I am having a hard time with this whole thing- angles and prophets and people told what will happen before they die. I realize that is a bit the theme of this chapter, but, really? Really? There are three distinct stories that mingle the natural and the supernatural, three sketches of responses and reactions.
The shepherds are just going about their blue-collar jobs in the middle of the night when a group of angels appears in the sky. I know that would shock me and get my attention for sure. I can't remember the last time angels appeared at my job, let alone singing and announcing that the savior of their nation has been born and is in a manger not too far away. If there had not been angels I am sure they would have thought there was just a crazy person wandering around. I know that I would have thought that. And, to their credit, they go to see. I mean it when I say it is to their credit. It would have been easy to either right the whole thing off or to have been so stuck on the angles singing and announcing things that there would have been plenty of reason to stay- but they got it, they left and went to see this baby. I admire that.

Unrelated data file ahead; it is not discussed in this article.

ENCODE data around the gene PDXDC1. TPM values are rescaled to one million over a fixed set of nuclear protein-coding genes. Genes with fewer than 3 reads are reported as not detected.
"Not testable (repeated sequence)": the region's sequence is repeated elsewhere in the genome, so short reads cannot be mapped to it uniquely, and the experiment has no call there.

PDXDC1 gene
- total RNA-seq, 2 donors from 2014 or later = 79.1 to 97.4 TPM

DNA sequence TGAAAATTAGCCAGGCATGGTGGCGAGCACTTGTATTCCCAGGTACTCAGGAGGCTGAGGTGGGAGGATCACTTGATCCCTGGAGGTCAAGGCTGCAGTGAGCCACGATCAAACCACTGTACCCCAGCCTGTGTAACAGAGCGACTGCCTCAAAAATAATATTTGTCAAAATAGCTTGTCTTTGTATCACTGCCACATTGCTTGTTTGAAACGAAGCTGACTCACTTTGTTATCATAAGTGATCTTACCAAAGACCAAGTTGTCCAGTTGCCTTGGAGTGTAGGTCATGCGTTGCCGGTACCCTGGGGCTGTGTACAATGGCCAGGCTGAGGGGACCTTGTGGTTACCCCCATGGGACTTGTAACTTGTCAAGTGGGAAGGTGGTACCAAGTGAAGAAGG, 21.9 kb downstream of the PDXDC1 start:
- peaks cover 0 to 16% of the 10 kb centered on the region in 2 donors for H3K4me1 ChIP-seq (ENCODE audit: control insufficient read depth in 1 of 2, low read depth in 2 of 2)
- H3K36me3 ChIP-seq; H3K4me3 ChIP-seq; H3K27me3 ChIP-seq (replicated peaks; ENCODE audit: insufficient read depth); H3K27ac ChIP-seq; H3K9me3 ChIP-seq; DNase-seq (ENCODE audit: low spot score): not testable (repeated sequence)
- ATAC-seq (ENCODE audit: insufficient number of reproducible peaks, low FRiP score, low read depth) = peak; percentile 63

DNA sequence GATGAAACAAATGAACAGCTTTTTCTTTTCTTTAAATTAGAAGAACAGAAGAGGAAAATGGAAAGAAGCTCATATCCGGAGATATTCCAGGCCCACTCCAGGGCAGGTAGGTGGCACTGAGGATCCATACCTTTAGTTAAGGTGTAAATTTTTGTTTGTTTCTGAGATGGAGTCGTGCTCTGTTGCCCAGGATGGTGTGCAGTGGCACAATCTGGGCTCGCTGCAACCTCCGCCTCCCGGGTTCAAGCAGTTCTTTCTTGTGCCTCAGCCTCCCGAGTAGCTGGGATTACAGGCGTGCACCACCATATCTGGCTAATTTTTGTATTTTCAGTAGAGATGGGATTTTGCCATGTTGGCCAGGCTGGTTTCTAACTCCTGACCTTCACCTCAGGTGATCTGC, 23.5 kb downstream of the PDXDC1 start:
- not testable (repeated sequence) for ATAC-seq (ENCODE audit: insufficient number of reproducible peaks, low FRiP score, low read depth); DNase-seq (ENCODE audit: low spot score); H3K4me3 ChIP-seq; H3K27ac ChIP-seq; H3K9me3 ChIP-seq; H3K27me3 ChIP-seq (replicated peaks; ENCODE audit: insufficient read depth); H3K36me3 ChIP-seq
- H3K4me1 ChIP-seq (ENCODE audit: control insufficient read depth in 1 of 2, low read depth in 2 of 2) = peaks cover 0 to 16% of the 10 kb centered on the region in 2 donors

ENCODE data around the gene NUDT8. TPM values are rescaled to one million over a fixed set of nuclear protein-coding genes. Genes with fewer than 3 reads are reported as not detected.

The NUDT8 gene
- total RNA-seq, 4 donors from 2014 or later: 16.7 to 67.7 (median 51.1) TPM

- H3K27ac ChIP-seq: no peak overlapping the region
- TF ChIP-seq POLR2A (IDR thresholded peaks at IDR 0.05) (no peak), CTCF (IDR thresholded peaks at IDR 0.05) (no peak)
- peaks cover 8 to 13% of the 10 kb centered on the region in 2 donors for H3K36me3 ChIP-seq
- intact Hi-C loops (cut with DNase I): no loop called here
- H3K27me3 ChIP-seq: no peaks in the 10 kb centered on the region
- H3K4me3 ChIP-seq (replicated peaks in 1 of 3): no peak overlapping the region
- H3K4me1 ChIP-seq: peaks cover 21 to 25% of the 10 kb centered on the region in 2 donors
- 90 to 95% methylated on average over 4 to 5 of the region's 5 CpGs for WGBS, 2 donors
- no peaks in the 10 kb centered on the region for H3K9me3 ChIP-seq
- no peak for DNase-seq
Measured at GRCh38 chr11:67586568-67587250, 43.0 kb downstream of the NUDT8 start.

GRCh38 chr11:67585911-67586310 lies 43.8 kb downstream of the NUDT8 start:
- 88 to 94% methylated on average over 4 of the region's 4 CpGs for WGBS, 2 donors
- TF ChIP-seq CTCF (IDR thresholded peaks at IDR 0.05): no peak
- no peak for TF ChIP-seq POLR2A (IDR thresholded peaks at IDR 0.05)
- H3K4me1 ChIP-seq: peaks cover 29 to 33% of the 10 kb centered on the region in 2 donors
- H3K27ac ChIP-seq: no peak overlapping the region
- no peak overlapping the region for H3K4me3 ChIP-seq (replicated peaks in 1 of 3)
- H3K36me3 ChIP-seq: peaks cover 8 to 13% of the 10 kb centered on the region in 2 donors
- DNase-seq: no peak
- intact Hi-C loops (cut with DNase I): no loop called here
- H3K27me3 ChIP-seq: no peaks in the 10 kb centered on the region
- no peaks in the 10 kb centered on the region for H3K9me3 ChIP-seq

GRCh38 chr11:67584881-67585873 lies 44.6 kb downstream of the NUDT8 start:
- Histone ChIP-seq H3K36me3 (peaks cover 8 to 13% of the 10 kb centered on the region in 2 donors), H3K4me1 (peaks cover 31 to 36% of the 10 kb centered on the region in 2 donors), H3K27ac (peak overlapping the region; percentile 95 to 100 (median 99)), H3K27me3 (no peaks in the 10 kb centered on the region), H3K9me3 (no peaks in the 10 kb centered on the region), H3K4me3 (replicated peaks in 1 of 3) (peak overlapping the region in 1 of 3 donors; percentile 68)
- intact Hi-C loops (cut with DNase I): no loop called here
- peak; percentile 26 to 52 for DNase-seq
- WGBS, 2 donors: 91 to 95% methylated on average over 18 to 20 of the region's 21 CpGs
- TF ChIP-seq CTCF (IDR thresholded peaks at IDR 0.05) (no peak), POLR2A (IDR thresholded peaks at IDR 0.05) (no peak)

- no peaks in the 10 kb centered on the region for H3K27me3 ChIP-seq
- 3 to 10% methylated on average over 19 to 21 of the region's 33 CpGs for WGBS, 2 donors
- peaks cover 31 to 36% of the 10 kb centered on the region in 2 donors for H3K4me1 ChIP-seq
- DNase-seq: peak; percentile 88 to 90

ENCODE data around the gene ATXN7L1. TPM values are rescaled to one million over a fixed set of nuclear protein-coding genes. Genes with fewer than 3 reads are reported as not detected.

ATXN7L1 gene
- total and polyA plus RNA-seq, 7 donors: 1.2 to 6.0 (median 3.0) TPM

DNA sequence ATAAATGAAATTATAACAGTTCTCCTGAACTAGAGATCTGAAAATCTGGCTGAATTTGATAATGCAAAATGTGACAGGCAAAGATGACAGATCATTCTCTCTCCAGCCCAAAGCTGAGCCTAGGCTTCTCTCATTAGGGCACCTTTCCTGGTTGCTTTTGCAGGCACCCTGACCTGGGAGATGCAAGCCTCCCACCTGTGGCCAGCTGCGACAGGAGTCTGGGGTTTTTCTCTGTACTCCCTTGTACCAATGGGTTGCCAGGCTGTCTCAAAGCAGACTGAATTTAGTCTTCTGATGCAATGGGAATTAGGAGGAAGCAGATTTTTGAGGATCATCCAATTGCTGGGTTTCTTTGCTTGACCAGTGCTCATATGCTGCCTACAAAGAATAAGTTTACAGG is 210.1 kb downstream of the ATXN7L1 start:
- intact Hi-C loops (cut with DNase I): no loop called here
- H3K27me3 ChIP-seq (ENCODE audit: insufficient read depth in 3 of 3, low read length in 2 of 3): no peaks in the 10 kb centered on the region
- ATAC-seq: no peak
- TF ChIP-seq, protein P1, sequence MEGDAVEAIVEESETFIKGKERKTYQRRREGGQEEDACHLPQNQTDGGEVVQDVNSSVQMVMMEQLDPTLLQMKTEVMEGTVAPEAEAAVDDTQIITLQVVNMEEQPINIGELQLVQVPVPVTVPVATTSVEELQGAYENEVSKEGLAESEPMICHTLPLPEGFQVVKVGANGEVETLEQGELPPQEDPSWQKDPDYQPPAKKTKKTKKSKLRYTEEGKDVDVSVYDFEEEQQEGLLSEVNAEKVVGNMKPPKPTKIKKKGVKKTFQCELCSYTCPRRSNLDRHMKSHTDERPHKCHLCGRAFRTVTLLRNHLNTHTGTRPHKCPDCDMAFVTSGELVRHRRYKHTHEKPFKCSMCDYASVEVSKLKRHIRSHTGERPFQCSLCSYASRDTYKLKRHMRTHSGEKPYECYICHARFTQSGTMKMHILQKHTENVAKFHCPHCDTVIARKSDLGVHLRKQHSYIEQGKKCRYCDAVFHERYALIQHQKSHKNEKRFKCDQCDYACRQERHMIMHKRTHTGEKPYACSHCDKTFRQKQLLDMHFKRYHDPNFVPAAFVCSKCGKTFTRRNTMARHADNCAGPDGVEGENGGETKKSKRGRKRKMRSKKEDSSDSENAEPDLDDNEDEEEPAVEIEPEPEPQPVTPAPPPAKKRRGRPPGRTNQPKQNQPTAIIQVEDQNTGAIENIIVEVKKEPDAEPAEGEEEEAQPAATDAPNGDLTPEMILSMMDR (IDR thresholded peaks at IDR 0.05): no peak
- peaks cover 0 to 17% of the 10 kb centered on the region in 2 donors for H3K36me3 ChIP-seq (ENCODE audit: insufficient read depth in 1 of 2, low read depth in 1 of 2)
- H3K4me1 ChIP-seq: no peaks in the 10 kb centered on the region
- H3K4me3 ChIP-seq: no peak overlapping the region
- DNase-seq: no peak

Simeon is one of my favorite characters in scripture, and I love that God tells him he will see the Messiah
Anna, like Simeon has a more subtle, internal prompting. The shepherds had a concert in the sky, Simeon is moved by the Spirit, and Anna is already there because she is often there. Here are three very different circumstances under which people received news of what God was doing. I would like to think that I am more like Anna or Simeon and that I can respond to the move of the Spirit or see God in my daily life in such a way that I would see His actions and piece of His plans. I am far more likely to need a concert in the sky - especially these days. Part of the reason I am bogging about Luke is to give myself some kind of accountability to read Scripture. I am that rusty, that far from being anything like Anna or Simeon.